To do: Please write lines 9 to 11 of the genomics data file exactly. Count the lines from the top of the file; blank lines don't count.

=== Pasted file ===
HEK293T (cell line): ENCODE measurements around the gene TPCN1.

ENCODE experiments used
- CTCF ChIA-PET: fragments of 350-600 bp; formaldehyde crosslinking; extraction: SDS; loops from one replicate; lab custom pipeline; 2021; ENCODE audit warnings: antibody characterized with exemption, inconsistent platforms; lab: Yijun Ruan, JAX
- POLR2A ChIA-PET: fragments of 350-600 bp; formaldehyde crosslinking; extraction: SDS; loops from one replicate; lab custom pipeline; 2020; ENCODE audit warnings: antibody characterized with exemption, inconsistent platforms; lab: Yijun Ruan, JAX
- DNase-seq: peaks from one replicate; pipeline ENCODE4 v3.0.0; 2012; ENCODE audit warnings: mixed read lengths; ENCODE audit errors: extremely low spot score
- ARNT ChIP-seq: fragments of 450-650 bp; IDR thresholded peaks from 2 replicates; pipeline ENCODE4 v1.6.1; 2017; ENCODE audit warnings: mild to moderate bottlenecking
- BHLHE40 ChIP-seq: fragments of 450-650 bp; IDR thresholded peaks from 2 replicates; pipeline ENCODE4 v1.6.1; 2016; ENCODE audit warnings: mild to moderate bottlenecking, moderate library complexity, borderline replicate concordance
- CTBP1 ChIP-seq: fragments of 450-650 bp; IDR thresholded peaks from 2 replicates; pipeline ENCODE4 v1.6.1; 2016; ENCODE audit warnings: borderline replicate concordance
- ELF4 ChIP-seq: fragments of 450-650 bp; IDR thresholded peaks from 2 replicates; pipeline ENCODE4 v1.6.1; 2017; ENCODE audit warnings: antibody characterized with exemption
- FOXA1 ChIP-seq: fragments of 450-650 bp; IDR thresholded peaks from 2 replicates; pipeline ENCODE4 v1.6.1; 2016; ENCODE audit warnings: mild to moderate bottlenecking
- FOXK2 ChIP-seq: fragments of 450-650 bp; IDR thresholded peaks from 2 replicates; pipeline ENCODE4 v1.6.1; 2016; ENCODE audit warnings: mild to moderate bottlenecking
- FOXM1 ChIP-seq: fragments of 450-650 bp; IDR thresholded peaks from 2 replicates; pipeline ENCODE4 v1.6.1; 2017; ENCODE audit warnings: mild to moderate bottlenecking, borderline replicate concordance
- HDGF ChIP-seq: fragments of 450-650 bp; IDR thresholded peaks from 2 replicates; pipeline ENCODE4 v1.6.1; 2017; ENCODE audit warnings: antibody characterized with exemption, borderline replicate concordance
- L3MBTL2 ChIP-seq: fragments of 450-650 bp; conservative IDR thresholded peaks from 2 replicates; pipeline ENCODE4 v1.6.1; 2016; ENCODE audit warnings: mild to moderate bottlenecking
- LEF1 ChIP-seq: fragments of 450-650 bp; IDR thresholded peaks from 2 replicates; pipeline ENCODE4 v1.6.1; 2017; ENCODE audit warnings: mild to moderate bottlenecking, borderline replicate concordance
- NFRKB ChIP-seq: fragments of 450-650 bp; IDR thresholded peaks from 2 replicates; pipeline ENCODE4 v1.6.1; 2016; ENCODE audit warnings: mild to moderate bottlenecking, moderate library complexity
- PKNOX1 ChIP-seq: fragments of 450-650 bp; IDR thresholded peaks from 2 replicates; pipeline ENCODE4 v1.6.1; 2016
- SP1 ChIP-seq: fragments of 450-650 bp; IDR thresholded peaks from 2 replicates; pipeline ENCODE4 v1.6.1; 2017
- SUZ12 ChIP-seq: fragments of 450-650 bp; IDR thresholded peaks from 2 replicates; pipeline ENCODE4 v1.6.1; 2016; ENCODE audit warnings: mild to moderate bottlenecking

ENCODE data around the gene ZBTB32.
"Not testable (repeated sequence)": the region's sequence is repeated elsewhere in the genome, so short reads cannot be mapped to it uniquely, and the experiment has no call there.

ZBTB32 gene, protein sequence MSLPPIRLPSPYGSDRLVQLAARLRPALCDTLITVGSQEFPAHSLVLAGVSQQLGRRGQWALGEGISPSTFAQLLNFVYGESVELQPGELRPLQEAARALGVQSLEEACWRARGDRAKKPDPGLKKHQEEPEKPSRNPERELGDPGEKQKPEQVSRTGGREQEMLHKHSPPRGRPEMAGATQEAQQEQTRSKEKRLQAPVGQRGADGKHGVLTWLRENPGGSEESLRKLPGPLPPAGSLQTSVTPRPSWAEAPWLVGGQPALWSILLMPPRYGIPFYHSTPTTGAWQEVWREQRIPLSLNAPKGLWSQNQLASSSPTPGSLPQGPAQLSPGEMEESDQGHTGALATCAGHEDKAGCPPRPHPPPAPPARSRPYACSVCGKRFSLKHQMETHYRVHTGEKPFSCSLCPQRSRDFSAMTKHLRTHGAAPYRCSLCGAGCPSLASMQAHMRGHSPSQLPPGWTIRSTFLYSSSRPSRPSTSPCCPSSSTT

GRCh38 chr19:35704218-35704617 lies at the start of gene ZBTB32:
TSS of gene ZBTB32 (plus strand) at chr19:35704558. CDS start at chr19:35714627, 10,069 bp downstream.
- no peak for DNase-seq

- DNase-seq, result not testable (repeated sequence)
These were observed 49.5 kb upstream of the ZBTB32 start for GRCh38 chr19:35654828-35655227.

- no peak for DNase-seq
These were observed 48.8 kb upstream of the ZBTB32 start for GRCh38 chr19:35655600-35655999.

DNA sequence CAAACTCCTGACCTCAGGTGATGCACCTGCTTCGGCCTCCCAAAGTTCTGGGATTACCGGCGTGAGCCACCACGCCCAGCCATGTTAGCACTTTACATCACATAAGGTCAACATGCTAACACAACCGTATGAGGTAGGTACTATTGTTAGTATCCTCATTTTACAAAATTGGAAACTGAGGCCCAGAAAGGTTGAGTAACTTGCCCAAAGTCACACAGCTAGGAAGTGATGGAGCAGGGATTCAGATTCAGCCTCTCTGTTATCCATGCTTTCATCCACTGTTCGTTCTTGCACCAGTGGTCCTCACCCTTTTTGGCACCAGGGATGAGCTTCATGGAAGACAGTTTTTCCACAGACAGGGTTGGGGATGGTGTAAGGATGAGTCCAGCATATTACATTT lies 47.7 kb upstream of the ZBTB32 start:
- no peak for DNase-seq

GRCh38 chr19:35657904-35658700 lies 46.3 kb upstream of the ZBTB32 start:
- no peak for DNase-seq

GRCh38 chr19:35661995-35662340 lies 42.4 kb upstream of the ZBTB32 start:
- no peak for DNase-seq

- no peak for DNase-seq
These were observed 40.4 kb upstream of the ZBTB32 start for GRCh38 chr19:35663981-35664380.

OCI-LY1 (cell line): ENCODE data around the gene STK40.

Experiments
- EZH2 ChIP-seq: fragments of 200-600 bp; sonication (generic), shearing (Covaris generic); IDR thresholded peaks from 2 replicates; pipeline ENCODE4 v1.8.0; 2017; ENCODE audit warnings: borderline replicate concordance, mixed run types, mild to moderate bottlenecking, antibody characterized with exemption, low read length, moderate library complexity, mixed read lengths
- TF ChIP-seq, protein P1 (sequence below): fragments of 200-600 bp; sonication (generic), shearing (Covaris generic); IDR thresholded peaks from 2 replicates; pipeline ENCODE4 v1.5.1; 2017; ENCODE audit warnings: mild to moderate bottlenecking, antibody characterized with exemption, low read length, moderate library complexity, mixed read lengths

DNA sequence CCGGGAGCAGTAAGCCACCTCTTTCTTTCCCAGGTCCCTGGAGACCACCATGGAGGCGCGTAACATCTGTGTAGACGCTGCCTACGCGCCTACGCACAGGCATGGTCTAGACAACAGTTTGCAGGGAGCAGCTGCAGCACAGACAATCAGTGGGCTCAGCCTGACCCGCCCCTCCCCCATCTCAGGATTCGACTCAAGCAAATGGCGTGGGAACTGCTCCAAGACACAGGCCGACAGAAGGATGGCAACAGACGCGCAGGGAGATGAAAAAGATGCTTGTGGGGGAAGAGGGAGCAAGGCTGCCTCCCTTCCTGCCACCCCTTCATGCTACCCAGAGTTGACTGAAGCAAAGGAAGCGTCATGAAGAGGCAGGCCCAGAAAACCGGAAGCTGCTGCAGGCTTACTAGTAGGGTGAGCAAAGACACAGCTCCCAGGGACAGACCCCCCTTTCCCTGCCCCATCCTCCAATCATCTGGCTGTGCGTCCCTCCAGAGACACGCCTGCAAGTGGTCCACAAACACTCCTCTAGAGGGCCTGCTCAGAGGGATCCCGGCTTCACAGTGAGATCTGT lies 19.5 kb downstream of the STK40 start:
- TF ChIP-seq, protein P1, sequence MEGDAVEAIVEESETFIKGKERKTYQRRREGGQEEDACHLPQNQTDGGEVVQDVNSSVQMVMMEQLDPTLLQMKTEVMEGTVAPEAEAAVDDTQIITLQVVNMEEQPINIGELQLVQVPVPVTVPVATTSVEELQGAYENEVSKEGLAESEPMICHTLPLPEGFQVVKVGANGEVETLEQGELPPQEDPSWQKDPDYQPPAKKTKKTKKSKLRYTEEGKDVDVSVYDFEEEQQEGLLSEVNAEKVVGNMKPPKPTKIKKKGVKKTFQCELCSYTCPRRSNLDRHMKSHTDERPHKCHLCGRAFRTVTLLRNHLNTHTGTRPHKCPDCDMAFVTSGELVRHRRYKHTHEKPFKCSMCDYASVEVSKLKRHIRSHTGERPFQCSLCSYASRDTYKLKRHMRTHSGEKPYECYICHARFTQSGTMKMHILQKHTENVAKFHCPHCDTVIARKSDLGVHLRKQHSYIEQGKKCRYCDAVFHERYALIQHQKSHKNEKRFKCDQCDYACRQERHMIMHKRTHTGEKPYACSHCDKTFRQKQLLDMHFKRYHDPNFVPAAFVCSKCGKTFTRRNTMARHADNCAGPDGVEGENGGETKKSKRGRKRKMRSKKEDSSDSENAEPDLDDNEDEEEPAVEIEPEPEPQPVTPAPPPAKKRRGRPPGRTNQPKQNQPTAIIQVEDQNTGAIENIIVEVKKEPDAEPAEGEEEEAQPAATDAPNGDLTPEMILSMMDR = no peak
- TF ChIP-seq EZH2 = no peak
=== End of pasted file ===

- ELF4 ChIP-seq: fragments of 450-650 bp; IDR thresholded peaks from 2 replicates; pipeline ENCODE4 v1.6.1; 2017; ENCODE audit warnings: antibody characterized with exemption
- FOXA1 ChIP-seq: fragments of 450-650 bp; IDR thresholded peaks from 2 replicates; pipeline ENCODE4 v1.6.1; 2016; ENCODE audit warnings: mild to moderate bottlenecking
- FOXK2 ChIP-seq: fragments of 450-650 bp; IDR thresholded peaks from 2 replicates; pipeline ENCODE4 v1.6.1; 2016; ENCODE audit warnings: mild to moderate bottlenecking